Petrocephalus balayi, described by Sauvage (1883), is a large, robust species within the genus Petrocephalus (maximum standard length = 95.6 mm SL). Body ovoid, body 2.5–2.8 longer than high and laterally compressed. Head length between 3.3 and 3.4 times (holotype = 3.3) in standard length. Head width 1.9 times (holotype = 2.2) in head length. Snout short, wide and square–shaped. Mouth wide (2.7 ≤ Head length/Mouth width ≤ 3.1, holotype = 3.4), sub–terminal, opening under the anterior half of the eye. Teeth small and bicuspid, 30 in a single row in the lower jaw and 20–21 in the upper jaw. Eye small (4.5 ≤ Head length/Eye diameter ≤ 4.8, holotype = 4.6). Dorsal and anal fins originate in the posterior half of the body (standard length/pre–dorsal distance = 1.6 and standard length/pre–anal distance = 1.6), with pre–dorsal distance equal to pre–anal distance. Pre–dorsal distance slightly exceeds pre–anal distance in the holotype. Dorsal fin with 22 branched rays (holotype = 21). Anal fin with 27 branched rays (holotype = 26). Scales cover the entire body, except for the head. Lateral line visible and complete with 36 pored scales. Caudal peduncle relatively thick (1.7 ≤ CPL/CPD ≤ 1.8, holotype = 2.3). Twelve circumpeduncular scales. Skin on head thick, becoming opaque with formalin fixation. Knollenorgans organized into the three rosettes.
Body gray/silver, slightly darker dorsally. The head is also slightly darker than the rest of the body. Iridescent pigment along side of body sometimes visible with correct orientation of light. Pigmentation pattern with three black patches: (1) a distinct round black mark on each side of the body below the dorsal fin origin; (2) an ovoid black mark on each side at the base of the caudal peduncle that does not extend onto the upper and lower parts of the caudal fin; (3) a black mark, sometimes diffuse in larger individuals but always present, at the base of the pectoral fins. The fins themselves are translucent.
Petrocephalus balayi occurs in the southern part of the Lower Guinea province (from the Ogooué River) and in the Congo River basin, including Odzala National Park and the Lower Congo River
to 95.6mm SL
Petrocephalus balayi is distinguished from all other Petrocephalus species in Central Africa by the following combination of characteristics. Dorsal fin with 20–22 branched rays. Anal fin with 26–27 branched rays. Eye small (4.5 ≤ Head length/eye diameter, range = 4.5–4.9). Mouth very wide (Head length/mouth width ≤ 3.9, range = 2.7–3.9) associated with a very characteristic head shape when viewed from below. Fourteen teeth or more in the upper jaw (range = 14–21). Twenty–eight teeth or more in the lower jaw (range = 28–38). Melanin pattern consisting of the following: (1) a distinct black round mark on each side of the body below dorsal fin origin; (2) an ovoid mark on each side at the base of the caudal peduncle, not extending onto the upper and lower parts of the caudal fin; (3) a black mark, sometimes diffuse but always present, at the base of the pectoral fins. The EOD is of normal polarity.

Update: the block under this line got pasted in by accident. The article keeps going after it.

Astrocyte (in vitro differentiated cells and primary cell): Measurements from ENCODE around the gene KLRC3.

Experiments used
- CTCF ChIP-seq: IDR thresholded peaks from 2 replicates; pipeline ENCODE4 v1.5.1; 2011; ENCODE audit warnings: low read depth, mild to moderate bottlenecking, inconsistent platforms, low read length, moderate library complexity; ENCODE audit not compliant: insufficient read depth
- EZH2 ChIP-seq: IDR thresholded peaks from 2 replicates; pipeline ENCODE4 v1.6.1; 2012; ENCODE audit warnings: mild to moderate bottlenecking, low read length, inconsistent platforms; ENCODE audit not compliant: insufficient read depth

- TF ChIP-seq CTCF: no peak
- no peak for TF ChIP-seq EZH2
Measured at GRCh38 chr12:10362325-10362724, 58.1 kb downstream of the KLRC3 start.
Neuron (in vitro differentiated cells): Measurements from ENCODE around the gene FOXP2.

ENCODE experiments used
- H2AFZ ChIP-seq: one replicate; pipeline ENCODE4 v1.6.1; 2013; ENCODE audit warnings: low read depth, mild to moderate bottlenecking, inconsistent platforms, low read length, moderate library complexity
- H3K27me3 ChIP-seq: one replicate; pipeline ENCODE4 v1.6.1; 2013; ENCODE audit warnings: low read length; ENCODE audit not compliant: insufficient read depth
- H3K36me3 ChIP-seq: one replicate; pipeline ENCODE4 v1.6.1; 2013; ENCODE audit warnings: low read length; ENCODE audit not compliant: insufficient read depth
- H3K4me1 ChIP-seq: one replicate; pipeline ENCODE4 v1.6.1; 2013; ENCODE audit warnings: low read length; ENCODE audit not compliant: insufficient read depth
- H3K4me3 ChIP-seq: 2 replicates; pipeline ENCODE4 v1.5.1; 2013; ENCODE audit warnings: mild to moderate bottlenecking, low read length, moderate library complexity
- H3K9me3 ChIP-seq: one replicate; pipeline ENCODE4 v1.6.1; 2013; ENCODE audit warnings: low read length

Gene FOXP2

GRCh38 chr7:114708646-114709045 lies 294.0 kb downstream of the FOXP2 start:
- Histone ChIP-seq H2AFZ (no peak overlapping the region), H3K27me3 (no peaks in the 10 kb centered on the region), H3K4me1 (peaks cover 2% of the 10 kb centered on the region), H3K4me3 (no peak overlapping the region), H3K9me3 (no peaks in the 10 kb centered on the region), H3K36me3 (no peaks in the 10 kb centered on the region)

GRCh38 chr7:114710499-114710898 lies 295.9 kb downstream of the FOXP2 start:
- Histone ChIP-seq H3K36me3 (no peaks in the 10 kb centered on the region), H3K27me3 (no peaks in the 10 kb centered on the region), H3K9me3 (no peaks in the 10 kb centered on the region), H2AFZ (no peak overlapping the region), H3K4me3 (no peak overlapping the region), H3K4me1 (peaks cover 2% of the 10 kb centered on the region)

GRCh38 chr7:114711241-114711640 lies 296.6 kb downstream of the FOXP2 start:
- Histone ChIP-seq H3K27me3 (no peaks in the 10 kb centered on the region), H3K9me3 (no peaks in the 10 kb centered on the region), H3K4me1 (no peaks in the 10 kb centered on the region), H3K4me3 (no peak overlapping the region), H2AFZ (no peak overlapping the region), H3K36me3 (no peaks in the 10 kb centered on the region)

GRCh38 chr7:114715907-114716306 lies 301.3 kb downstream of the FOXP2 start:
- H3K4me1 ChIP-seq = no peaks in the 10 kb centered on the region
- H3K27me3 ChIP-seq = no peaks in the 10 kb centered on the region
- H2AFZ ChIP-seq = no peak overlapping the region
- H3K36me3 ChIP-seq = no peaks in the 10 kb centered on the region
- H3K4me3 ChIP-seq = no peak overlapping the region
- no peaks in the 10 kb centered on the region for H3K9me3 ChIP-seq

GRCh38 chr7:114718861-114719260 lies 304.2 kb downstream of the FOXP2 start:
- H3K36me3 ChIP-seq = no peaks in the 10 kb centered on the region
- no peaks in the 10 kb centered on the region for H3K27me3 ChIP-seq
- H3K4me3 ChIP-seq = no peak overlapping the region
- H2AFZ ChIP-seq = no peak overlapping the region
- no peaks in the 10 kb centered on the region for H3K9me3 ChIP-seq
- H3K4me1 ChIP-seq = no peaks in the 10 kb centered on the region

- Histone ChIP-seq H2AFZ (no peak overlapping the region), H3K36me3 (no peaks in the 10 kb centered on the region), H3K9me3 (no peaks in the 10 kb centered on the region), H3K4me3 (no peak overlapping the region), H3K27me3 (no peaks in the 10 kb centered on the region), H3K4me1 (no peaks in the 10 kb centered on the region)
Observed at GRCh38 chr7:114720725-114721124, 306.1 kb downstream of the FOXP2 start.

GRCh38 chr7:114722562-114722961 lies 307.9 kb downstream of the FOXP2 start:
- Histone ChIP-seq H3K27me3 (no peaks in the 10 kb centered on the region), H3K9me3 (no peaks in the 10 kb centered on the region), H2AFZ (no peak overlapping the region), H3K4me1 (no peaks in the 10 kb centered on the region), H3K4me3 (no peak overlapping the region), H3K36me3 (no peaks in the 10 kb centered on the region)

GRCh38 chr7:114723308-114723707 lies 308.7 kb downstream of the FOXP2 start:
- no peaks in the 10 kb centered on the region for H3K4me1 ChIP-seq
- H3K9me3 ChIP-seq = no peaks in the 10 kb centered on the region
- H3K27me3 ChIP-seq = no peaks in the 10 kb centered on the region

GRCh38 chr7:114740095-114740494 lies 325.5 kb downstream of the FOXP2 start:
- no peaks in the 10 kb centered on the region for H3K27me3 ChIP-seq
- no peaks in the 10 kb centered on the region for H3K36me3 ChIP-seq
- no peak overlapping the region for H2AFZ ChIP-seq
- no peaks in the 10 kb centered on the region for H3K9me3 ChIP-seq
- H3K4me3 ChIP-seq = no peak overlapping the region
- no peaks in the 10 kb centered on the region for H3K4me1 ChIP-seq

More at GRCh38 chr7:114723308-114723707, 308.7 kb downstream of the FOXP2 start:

Habitat and Ecology
In Odzala, Petrocephalus balayi seems to prefer the small tributary creeks flowing through forest. In Gabon (Lower Guinea province), Petrocephalus balayi occurs in the lower courses of the Ogooué River and numerous associated lakes (and their tributary streams), as well as in small coastal creeks from south of the Ogooué to the border with the Congo.
Life History and Behavior
Electric Organ Discharge
EOD recordings are only available for a small number of individuals: one specimen from the coastal river Doumvou at Doumvou, Gabon (Lavoué, et al., 2004); and two specimens from Odzala National Park, Republic of Congo (Lavoué, et al., 2008). Among these few recordings, the overall waveform of EODs produced by P. balayi seems to be typical for the genus, similar to those produced by several other Petrocephalus species (mainly biphasic). EOD duration = 0.324 – 0.340 msec.
Electrocytes in P. balayi are of type NPp.
Evolution and Systematics
Petrocephalus balayi forms a monophyletic group with Petrocephalus odzalaensis and Petrocephalus binotatus.
IUCN Red List Assessment
Red List Category
Red List Criteria